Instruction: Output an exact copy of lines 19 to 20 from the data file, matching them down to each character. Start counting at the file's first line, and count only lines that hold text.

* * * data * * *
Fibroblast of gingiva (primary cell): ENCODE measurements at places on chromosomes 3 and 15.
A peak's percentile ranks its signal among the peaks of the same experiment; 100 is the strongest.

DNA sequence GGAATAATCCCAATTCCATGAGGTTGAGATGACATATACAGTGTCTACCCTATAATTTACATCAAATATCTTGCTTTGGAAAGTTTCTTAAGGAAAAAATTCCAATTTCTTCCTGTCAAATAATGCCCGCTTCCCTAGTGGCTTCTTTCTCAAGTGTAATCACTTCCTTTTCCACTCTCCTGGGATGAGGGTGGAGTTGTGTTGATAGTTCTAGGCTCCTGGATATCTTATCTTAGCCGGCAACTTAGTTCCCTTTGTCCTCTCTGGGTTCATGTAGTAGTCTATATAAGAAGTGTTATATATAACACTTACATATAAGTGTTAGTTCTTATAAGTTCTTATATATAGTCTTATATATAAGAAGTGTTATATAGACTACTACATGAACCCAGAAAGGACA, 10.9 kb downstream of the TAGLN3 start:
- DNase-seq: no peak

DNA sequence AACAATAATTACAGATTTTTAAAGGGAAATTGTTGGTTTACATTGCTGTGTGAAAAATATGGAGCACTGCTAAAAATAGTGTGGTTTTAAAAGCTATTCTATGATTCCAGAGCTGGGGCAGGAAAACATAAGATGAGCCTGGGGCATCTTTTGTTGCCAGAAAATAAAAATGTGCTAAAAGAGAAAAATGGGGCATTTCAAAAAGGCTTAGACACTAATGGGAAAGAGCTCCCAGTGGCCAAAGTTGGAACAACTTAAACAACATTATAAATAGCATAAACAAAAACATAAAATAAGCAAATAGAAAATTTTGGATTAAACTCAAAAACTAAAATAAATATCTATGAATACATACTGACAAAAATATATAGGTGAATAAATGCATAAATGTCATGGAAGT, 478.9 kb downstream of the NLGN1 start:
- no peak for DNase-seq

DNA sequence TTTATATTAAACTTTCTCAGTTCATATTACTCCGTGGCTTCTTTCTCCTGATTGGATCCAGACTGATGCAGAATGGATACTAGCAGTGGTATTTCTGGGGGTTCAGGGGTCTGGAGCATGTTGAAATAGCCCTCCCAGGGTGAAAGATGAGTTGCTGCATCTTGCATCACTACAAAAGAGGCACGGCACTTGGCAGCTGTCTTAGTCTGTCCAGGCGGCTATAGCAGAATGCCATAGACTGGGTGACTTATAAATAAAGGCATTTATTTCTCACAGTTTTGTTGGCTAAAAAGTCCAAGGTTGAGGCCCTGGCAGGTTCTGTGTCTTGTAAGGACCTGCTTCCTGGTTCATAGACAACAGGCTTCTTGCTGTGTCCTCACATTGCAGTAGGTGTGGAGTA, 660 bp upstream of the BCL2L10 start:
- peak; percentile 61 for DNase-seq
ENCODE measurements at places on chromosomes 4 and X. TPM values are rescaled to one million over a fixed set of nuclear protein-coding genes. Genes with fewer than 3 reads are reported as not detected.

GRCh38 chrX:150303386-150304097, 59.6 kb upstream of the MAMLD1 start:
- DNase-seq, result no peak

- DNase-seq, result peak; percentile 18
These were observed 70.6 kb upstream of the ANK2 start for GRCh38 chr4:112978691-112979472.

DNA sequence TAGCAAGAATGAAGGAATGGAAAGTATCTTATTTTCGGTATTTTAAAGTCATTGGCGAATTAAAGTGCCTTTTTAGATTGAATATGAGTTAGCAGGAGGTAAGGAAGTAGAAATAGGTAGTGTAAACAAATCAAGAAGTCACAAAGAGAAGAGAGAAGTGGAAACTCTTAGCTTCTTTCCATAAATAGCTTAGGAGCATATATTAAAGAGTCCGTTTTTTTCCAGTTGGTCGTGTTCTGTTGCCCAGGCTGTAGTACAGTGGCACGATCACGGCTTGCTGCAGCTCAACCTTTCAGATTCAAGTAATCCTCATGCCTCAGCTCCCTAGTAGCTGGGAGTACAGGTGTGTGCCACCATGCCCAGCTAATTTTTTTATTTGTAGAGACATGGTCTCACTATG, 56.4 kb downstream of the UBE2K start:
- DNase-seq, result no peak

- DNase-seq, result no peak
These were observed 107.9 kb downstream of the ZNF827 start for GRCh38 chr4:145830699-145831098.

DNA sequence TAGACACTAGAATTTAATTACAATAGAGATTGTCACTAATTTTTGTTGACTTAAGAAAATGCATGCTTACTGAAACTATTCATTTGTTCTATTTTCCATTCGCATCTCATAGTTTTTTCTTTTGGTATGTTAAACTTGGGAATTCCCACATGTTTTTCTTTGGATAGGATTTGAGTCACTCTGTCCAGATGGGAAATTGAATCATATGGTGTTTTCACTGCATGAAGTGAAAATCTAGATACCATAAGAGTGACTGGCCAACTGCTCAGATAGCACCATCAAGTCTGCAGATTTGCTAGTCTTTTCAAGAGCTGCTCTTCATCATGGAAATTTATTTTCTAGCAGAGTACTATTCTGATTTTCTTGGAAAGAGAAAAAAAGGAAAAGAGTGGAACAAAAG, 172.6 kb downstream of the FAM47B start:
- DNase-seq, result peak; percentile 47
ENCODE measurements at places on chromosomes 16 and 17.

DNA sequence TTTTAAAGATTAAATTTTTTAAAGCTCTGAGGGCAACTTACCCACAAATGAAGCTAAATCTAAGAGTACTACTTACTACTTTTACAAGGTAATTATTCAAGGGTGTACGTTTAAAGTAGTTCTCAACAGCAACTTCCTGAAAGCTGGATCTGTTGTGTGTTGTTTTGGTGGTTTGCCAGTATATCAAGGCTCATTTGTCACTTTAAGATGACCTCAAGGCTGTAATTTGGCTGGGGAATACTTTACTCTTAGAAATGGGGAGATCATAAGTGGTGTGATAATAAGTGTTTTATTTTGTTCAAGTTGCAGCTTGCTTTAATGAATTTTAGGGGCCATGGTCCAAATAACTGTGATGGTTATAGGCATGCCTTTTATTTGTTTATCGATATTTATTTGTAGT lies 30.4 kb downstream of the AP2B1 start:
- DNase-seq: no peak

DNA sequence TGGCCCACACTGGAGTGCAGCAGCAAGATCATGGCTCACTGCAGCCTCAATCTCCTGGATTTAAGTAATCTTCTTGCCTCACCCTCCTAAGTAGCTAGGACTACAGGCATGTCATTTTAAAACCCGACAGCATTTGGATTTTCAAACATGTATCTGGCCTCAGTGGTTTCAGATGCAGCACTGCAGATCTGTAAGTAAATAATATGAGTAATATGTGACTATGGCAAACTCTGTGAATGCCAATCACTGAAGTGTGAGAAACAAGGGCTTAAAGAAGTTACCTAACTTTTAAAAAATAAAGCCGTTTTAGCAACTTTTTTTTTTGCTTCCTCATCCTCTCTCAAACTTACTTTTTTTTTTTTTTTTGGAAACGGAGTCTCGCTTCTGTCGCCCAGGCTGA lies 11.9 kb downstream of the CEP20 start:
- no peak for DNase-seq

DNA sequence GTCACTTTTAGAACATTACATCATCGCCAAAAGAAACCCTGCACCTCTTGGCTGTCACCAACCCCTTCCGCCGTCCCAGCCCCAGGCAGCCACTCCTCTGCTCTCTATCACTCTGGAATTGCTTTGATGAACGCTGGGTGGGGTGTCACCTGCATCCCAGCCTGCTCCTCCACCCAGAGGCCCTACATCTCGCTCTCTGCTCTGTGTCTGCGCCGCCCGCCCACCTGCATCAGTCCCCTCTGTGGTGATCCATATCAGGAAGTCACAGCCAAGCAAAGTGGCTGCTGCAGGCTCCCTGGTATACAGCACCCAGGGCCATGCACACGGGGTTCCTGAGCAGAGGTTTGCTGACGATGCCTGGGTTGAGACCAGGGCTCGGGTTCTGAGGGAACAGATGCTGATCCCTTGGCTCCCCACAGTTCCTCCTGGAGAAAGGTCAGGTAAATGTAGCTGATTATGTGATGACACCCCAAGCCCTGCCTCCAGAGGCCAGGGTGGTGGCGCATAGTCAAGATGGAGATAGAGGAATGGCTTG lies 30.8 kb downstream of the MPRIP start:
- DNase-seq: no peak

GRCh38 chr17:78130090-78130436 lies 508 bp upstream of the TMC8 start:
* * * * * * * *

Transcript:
- DNase-seq, result peak; percentile 47
ENCODE measurements at places on chromosomes 16 and 17.